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The 2017 Animated Contenders: "Birdboy: The Forgotten Children"

by Tim Brayton

For the finale of our five-part tour of some of the more obscure films competing for the Best Animated Feature Oscar, we turn to a film that premiered over two years ago, but has only just opened in the U.S. this very weekend: the Spanish psychological horror cartoon Birdboy: The Forgotten Chidlren. The film is based on the comic Psiconautas by Alberto Vázquez, who co-writes and co-directs with Pedro Rivero; it's the duo's second film based on these characters, following the 2011 short Birdman, which serves as the new feature's backstory (the short is available online).

The basic hook here couldn't be any more direct or nasty-minded. This is a silly talking animal film warped into a portrait of the world as bleak, hopeless hell. "Psychological horror," I called it, because I'd be hard pressed to name any better category, but that's not really enough to communicate the sheer, visceral nastiness of this film. It's a mere 76 minutes long, and even that's almost too long to spend with the film's altogether putrescent depiction of a world that has died, with the survivors still tottering around in the corpse of that world, forced to confront some truly cruel moments. Also, they're fuzzy critters.

The jarring contrast, naturally enough, makes the depiction of cruelty and misery even sharper and more penetrating. You just haven't seen ironic counterpoint until you watch the silhouettes of cartoon animals stripped to the bone in a nuclear blast, something that has come and gone before the film's five-minute mark

There's little plot to speak of, but the primary one of the film's intersecting scenario follows a trio of adolescent animals, rendered in the pastel colors and round shapes of the most babyish cartoon. Dinki is a white mouse, chafing under the repressive religiosity of her stepfather and mother; Sanda is a blue rabbit experiencing violent auditory hallucinations, which manifest as little pitch black rabbits with piercing red eyes; Little Fox is a sensitive, fragile soul, who wanders through the movie with those two as his best friends, looking like everything he sees is going to make him burst into tears. They live on post-apocalyptic island that still appears to think that civilization is going on. Dinki was once in love with Birdboy, a hollow-eyed figure in a funereal suit, who nervously skitters around the woods, evading the cops, while he uses heroin to keep at bay his nightmare visions of crow-like demons ripping his organs out.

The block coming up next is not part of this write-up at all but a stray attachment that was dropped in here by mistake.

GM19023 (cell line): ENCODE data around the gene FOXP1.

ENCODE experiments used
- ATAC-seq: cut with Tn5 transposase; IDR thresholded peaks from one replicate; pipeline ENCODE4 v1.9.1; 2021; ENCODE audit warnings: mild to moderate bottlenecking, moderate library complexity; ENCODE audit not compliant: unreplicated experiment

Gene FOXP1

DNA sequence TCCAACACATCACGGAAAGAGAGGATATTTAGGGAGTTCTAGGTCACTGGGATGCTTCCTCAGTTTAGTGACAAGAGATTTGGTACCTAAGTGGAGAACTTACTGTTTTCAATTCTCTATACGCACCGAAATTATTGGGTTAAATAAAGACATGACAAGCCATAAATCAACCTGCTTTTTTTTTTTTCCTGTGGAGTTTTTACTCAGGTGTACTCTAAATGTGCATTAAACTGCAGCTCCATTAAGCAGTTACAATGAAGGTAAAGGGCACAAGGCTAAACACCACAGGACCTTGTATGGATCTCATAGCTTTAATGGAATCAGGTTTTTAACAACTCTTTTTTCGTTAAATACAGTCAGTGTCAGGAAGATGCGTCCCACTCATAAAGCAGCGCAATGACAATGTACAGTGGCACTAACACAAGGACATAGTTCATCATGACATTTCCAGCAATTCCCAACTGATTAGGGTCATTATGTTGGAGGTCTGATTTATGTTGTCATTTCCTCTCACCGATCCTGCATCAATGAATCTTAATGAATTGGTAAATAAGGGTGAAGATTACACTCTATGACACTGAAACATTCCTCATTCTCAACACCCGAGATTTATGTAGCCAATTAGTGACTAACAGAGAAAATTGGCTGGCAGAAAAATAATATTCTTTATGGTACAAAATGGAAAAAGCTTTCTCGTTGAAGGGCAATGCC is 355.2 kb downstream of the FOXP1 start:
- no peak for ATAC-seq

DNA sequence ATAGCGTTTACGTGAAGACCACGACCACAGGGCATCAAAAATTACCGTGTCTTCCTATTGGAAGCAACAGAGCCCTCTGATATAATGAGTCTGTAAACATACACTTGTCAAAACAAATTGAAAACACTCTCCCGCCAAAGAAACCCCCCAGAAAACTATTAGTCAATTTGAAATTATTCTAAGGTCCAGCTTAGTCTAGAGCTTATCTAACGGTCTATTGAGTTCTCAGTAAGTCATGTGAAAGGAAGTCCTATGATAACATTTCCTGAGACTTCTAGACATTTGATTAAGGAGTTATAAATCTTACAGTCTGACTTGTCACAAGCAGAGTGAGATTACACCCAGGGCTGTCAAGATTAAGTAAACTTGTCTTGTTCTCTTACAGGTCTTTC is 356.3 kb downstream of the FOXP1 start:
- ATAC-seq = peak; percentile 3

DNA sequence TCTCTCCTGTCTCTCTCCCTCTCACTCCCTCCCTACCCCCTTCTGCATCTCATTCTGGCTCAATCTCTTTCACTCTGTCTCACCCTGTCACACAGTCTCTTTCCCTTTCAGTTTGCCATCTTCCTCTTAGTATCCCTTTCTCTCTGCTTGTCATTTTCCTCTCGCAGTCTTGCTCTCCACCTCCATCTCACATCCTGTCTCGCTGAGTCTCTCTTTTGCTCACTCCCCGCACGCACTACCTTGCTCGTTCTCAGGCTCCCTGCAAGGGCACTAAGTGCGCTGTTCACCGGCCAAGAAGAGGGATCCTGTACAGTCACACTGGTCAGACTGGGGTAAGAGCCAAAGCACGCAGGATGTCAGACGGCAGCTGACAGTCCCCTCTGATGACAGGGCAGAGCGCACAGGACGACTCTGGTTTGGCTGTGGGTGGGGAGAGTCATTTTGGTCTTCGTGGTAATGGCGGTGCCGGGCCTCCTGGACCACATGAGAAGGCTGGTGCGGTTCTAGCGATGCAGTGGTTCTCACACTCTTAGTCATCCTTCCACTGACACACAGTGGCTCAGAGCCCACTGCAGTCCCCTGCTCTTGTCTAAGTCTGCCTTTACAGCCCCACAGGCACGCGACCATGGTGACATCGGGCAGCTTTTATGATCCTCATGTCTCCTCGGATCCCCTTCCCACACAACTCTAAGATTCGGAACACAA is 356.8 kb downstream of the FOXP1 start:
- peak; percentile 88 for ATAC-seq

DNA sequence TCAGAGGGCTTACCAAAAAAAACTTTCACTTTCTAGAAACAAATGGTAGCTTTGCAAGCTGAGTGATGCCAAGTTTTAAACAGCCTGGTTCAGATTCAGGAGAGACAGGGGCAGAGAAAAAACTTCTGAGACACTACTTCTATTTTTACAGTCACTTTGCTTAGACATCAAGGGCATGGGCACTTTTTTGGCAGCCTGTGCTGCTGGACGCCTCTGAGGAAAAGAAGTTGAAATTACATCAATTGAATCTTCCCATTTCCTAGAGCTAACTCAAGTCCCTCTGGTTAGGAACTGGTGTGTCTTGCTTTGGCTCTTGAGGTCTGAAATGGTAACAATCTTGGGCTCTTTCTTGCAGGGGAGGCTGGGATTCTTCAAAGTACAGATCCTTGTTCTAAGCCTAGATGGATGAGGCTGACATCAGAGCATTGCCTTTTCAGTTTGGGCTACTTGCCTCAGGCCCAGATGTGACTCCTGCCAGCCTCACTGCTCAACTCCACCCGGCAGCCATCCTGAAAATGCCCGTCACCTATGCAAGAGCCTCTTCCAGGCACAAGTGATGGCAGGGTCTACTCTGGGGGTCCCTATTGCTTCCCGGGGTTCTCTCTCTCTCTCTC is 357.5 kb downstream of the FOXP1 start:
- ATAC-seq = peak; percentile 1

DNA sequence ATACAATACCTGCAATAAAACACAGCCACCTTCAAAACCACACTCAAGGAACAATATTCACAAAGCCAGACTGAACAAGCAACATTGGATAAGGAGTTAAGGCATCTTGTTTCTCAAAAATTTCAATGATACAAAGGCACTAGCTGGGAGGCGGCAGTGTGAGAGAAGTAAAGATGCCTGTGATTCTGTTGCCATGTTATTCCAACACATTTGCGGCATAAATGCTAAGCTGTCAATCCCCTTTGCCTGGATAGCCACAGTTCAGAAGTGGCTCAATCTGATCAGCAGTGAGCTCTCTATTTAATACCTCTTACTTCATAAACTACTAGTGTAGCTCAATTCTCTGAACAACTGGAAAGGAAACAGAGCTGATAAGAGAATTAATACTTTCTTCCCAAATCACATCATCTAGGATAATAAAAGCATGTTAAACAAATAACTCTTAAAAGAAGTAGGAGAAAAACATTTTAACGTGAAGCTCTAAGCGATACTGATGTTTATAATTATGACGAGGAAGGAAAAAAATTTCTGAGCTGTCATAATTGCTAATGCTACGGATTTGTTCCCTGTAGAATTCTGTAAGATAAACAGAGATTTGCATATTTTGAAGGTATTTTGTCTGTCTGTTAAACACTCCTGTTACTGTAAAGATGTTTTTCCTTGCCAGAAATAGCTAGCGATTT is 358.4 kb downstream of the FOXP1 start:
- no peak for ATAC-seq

There's more to it than that, with several colorful grotesques populating a world that has apparently given itself over to suffering – even the talking alarm clocks in this universe have the capacity to feel terror and pain, as do other normally inanimate objects. But the bulk of it here: this is a film about the limitations of having a kind heart in a fundamentally rotten world, and the desperate need to maintain some vague semblance of hope at all costs in such a world. If that sounds just too damn dark for its own good, well, that's because it is. It is not, however, nihilism without any point: the filmmakers have a keen sense of sympathy for their unhappy heroes, and a firm grasp on the moral injustice of the world. There's more than a little allegory here, though it's not always entirely clear what that allegory is for. The basic human need for optimism in dark times, I suppose, and that's certainly not an unwelcome message here in 2017.

In what makes for a nearly faultless marriage of theme and style, Birdboy emerges as one of the year's more startling and striking pieces of animation (though maybe less so than the 2011 short; it's more polished, but less acutely stylized). A horror film it's to be, and the imagery is absolutely that: there are nightmare visions in this film that use the mutability of animated bodies and the inconsistency of animated space to depict some legitimately terrifying moments of unearthly violence. And yet, there are also those three kids, sketched in gently, welcoming shapes and colors, with big, iconic expressions on their simple line-drawing faces.

The tension the film drags out of this straightforward visual imbalance is hard to overstate. Birdboy is a deeply unsettling film, presenting a sick landscape in simple hues and sketchy lines, like a middle-school notebook filled with the ravings of a millenarian street preacher. It looks like a children's film, and it has the soul of a Scandinavian art film. There's real power here; I won't pretend that I always liked how the film made me feel, but the intensity of that feeling is remarkable, a firm rebuke to the idea that animated films should be comforting or domesticated in some way. Your mileage will undoubtedly vary as to whether this is to be sought out or not, but It hits hard and it doesn't let up, and its considerably empathetic depiction of pain makes for an unexpectedly humanist film, regardless if the humans are four-foot-tall talking mice.

Reviews of Eligible Animated Contenders:
In this Corner of the World (Japan) reviewed by Tim Brayton 
The Big Bad Fox (France) reviewed by Tim Brayton
Coco (US) reviewed by Jorge Molina
The Girl Without Hands (France) reviewed by Tim Brayton
The Breadwinner (Ireland/Canada/Luxembourg) reviewed by Nathaniel 
The Emoji Movie (US) reviewed by Sean Donovan
The Boss Baby (US) reviewed by Nathaniel R
Loving Vincent (UK/Poland) reviewed by Tim Brayton
Smurfs: The Lost Village (US) reviewed by Tim Brayton

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Reader Comments (1)

This sounds...really interesting? At least Tim made it so; good work.

I'm pretty sure that its chances at a nomination are less than zero though, lol. Right?

December 16, 2017 | Unregistered CommenterJJ

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